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Important Update: Changes in FDIC Deposit Insurance Coverage

The FDIC deposit insurance rules have undergone a series of changes starting in the fall of 2008. As a result, certain previously published information related to FDIC insurance coverage may not reflect the current rules. For details about the changes, visit Changes in FDIC Deposit Insurance Coverage. For more information about FDIC insurance, go to www.fdic.gov/deposit/deposits/index.html or call toll-free 1-877-ASK-FDIC (1-877-275-3342). For the hearing-impaired, the number is 1-800-925-4618.


Fall 2004
Risky Business

Here are some common misconceptions about the insurance coverage of business accounts.

Deposits for a homeowners association are insured up to $100,000 for each member of the organization. Wrong. The coverage is $100,000 in total. The funds are owned and used by the association, not by the individual members.

Partnership accounts are covered to $100,000 per partner. No, the deposit insurance applies to the partnership, not the individual partners. The partnership's accounts are insured to $100,000 in total.

Deposits held by a sole proprietorship are separately insured from the business owner's personal accounts. Incorrect. Under the FDIC's rules, they are added to any individual accounts the owner has at the same bank and insured up to $100,000.
Basics of Deposit Insurance for Businesses

The FDIC receives many questions about deposit insurance from businesses and other entities that want to know if all their money would be fully protected if their bank were to fail.

If you own a business or manage the money of a non-profit organization, here are some basics you should know about your FDIC insurance coverage.

Deposits of a corporation, partnership or "unincorporated association" (such as a religious organization, charity or homeowners association) are insured up to $100,000 in total. These business-type accounts, though, are insured separately from any personal accounts of the entity's stockholders, partners or members held at the same institution.

"The FDIC gets calls, for example, from corporations or partnerships asking if it is possible to keep more than $100,000 in a bank and still be fully insured," said Martin Becker, an FDIC senior specialist on deposit insurance. "The answer is no — it's $100,000 of insurance to the corporation alone or the partnership alone. The insurance coverage doesn't increase based on the number of owners."

To quality for coverage of up to $100,000 of FDIC insurance separate from the personal deposits of the owners or officials, the organization must be engaged in an "independent activity." That means the entity cannot exist solely for the purpose of increasing the deposit insurance coverage of the owners.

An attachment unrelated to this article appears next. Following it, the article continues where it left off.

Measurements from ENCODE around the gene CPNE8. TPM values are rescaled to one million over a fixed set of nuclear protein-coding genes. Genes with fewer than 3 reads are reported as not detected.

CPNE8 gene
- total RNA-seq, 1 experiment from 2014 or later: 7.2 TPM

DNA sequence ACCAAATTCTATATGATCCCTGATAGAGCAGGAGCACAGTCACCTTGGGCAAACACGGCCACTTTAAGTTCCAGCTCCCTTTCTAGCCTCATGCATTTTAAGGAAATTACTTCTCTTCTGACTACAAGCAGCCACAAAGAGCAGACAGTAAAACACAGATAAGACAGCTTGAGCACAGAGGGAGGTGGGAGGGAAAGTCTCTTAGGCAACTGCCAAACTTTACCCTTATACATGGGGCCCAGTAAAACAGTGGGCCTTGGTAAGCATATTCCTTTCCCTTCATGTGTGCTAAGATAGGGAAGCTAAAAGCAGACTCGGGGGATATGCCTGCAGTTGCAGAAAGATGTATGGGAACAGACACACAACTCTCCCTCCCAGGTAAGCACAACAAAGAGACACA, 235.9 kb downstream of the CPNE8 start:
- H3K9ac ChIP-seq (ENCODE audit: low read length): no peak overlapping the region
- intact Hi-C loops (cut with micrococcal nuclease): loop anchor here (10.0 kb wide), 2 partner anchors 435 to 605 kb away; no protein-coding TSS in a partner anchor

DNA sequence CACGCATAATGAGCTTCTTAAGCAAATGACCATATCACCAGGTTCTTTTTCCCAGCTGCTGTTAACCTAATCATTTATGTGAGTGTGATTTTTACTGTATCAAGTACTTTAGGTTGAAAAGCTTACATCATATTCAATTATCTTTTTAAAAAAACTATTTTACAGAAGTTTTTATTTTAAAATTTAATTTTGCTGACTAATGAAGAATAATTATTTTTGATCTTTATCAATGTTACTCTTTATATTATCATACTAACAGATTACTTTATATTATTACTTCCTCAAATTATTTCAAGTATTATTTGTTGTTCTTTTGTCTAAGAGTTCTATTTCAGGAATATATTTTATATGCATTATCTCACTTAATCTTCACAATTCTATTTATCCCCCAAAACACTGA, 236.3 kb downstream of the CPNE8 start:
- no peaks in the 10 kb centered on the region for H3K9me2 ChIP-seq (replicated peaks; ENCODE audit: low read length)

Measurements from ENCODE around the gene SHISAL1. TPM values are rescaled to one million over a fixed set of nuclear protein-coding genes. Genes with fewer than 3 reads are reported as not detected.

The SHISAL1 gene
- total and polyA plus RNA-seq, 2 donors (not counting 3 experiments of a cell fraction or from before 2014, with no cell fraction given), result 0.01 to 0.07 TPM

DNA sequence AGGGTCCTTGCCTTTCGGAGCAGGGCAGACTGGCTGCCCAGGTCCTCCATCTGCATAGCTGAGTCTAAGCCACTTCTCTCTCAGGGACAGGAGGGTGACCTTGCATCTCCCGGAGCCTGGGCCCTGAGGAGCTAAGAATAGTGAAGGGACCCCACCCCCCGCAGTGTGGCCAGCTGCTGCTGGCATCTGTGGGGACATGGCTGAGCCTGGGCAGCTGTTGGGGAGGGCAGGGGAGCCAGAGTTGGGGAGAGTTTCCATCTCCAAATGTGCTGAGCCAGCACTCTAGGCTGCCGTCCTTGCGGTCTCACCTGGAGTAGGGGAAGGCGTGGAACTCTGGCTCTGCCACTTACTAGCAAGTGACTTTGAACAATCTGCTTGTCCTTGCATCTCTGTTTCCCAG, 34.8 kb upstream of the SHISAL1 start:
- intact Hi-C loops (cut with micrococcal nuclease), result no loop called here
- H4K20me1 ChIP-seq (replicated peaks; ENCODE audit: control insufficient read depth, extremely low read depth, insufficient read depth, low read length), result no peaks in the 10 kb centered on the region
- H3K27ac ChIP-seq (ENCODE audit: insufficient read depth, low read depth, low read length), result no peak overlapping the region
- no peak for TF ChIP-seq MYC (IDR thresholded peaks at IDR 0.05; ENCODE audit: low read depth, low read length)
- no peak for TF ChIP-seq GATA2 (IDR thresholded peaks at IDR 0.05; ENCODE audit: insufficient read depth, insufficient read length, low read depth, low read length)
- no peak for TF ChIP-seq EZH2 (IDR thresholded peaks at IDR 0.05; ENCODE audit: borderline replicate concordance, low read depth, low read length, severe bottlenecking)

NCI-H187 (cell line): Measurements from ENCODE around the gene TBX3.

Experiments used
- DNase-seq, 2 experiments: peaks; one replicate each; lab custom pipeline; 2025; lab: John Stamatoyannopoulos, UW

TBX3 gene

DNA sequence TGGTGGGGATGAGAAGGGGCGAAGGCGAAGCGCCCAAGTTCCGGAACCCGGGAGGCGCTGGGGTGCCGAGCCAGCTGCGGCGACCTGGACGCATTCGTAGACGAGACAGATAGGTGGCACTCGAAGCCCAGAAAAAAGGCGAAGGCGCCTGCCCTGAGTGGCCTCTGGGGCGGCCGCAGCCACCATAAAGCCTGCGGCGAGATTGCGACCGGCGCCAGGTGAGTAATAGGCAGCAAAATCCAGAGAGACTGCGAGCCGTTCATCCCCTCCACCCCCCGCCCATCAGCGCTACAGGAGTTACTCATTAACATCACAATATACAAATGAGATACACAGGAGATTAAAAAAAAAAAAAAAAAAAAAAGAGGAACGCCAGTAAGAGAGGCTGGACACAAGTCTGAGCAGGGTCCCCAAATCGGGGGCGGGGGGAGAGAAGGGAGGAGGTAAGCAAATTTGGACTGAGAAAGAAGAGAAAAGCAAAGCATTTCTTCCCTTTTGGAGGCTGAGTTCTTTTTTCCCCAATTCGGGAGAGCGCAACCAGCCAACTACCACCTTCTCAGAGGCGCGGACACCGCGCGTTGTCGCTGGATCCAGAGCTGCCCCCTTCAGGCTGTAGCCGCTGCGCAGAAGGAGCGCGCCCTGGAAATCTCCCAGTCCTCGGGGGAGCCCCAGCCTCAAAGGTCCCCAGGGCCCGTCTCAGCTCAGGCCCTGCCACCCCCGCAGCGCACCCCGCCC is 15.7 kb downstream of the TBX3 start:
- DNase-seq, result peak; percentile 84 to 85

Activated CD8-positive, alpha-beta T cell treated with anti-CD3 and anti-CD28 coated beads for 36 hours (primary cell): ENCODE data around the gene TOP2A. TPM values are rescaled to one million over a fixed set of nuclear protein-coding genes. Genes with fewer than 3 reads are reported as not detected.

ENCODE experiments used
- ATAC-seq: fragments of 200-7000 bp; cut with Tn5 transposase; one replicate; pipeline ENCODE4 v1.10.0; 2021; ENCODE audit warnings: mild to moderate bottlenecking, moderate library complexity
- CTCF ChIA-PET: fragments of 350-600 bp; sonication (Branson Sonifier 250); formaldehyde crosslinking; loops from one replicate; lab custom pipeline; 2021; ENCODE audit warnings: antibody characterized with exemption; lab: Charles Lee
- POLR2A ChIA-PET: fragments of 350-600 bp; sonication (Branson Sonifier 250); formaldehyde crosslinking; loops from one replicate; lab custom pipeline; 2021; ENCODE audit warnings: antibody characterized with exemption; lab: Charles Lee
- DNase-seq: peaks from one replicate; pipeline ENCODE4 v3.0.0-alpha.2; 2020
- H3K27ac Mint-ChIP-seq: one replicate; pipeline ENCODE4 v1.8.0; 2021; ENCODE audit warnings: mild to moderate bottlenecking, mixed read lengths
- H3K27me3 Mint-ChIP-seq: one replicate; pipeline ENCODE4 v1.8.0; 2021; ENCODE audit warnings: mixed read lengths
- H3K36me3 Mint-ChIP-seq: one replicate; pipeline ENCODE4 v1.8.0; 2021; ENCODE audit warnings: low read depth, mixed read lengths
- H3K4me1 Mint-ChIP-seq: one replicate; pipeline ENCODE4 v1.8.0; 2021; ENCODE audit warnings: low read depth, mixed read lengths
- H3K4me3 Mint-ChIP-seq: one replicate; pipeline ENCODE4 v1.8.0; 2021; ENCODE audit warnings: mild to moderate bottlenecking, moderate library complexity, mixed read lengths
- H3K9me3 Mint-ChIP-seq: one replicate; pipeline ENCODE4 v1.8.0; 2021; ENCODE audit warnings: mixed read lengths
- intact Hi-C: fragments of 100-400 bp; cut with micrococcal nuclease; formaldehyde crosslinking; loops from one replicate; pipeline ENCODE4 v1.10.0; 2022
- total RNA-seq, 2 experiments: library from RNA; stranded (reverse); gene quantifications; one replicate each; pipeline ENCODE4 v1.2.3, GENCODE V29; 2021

Note: While a corporate account is insured for up to $100,000 in total, funds held in connection with employee benefit plans, such as pension or profit-sharing plans, might qualify for coverage up to $100,000 for each employee's share if FDIC requirements for this separate coverage are met.

In addition, a corporation's accounts for different purposes (such as one account for research projects and another for a building project) are each separately insured to $100,000 only if they belong to separately incorporated subsidiaries or units. Otherwise, they are added to any other deposit accounts of the corporation and the total is insured up to $100,000.

Deposits of a sole proprietorship are insured together with any personal funds the business owner may have at the same bank. A sole proprietorship is a business owned by just one individual rather than a corporation or partnership. Many small stores or service companies operate as sole proprietorships.

Unlike corporations or partnerships, if you are the sole proprietor of a business, your personal and business accounts at the same institution are insured together as individual accounts up to $100,000 in total.

If you have questions about your insurance coverage, call or write the FDIC as listed on the next page. Also read the deposit insurance information posted on the FDIC Web site at www.fdic.gov/deposit/deposits/index.html. Single copies of selected publications, including Your Insured Deposits - FDIC's Guide to Deposit Insurance Coverage, are available free of charge by completing the online order form at www2.fdic.gov/depositinsuranceregister or by contacting the FDIC's Public Information Center.


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Last Updated 11/19/2004 communications@fdic.gov